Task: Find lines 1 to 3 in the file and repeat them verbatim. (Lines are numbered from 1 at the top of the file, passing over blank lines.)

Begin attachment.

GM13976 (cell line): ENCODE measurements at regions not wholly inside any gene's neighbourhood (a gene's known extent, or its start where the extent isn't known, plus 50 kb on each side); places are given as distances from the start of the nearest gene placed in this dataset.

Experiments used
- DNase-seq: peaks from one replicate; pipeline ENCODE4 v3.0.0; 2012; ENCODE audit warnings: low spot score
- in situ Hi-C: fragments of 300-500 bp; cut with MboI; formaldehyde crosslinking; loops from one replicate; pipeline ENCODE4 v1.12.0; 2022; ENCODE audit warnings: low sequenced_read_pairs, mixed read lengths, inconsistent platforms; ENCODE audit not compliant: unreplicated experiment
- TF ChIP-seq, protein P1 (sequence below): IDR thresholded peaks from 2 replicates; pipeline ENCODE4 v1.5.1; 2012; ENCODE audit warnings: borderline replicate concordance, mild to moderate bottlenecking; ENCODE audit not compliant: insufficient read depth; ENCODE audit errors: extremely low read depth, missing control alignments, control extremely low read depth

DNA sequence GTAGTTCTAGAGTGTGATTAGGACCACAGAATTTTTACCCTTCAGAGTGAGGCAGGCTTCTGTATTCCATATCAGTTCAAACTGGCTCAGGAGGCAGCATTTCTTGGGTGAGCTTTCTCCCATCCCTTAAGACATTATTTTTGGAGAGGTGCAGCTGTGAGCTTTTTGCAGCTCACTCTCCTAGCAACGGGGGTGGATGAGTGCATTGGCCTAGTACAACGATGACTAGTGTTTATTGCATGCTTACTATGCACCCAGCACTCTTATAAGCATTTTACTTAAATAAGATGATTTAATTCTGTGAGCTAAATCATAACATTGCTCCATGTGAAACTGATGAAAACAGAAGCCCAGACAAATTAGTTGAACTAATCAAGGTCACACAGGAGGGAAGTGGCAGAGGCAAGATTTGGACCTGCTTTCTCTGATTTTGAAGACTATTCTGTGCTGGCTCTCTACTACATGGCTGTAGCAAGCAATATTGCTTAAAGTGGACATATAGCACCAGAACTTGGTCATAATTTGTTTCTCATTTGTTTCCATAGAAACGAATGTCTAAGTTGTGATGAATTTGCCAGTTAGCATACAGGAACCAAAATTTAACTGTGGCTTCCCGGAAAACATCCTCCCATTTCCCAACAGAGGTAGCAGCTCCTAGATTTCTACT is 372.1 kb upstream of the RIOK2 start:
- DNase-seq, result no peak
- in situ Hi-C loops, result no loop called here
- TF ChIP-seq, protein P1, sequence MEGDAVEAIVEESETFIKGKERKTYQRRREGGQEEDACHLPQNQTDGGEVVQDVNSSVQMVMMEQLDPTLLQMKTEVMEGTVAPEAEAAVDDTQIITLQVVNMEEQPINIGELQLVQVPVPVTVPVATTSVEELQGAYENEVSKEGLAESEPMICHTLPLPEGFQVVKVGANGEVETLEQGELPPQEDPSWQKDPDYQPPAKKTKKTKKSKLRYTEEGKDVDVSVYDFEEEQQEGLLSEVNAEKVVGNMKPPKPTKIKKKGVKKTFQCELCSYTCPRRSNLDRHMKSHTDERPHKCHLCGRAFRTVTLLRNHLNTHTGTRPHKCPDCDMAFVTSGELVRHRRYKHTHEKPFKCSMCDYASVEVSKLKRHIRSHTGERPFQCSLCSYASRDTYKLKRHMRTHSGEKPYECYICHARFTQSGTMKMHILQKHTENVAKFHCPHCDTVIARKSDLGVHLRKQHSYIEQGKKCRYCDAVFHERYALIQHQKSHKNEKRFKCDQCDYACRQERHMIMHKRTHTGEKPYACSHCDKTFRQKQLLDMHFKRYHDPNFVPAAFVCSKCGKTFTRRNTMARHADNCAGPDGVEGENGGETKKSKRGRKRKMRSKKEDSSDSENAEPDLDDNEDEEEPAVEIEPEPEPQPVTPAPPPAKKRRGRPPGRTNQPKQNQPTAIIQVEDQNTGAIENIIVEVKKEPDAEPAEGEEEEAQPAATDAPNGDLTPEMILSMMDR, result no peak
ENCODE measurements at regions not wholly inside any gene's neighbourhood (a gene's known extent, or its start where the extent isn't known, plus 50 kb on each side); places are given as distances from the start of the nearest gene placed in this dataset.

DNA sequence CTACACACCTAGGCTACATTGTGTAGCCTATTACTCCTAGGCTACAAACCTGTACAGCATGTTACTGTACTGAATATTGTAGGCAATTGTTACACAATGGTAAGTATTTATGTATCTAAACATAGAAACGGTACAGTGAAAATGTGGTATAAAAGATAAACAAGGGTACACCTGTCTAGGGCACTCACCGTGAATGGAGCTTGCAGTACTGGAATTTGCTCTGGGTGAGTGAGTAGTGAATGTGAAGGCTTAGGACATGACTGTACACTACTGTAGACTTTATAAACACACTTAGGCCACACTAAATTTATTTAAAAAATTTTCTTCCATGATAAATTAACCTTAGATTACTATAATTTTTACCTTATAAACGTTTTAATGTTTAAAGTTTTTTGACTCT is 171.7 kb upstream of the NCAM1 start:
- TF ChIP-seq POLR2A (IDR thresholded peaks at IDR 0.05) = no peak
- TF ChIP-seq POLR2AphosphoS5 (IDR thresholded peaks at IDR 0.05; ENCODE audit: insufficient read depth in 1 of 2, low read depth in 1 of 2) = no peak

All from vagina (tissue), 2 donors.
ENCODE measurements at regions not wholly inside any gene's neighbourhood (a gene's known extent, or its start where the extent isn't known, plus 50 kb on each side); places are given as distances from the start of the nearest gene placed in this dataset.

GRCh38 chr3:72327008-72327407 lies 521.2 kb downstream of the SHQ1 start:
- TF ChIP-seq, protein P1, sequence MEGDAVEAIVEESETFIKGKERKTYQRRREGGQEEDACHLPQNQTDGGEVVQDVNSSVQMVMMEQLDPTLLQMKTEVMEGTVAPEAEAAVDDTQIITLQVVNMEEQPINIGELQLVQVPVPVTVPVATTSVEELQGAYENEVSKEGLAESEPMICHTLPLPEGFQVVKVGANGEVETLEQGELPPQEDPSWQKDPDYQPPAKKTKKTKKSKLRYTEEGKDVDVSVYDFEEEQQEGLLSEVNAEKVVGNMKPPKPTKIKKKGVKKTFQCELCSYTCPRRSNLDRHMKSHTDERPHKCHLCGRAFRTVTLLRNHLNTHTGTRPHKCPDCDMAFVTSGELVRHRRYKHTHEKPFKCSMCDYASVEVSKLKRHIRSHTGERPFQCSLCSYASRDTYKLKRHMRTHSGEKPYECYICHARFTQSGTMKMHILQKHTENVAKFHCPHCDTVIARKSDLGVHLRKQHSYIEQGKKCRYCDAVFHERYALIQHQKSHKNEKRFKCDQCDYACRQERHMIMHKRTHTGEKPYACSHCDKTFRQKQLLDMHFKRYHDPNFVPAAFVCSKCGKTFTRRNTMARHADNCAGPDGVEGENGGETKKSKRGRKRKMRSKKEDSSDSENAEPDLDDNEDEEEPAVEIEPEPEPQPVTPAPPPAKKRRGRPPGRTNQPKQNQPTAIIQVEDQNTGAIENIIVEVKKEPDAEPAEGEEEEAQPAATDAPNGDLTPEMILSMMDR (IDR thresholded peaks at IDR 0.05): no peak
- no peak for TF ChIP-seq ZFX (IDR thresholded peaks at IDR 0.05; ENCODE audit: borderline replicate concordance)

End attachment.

GM13976 (cell line): ENCODE measurements at regions not wholly inside any gene's neighbourhood (a gene's known extent, or its start where the extent isn't known, plus 50 kb on each side); places are given as distances from the start of the nearest gene placed in this dataset.

Experiments used
- DNase-seq: peaks from one replicate; pipeline ENCODE4 v3.0.0; 2012; ENCODE audit warnings: low spot score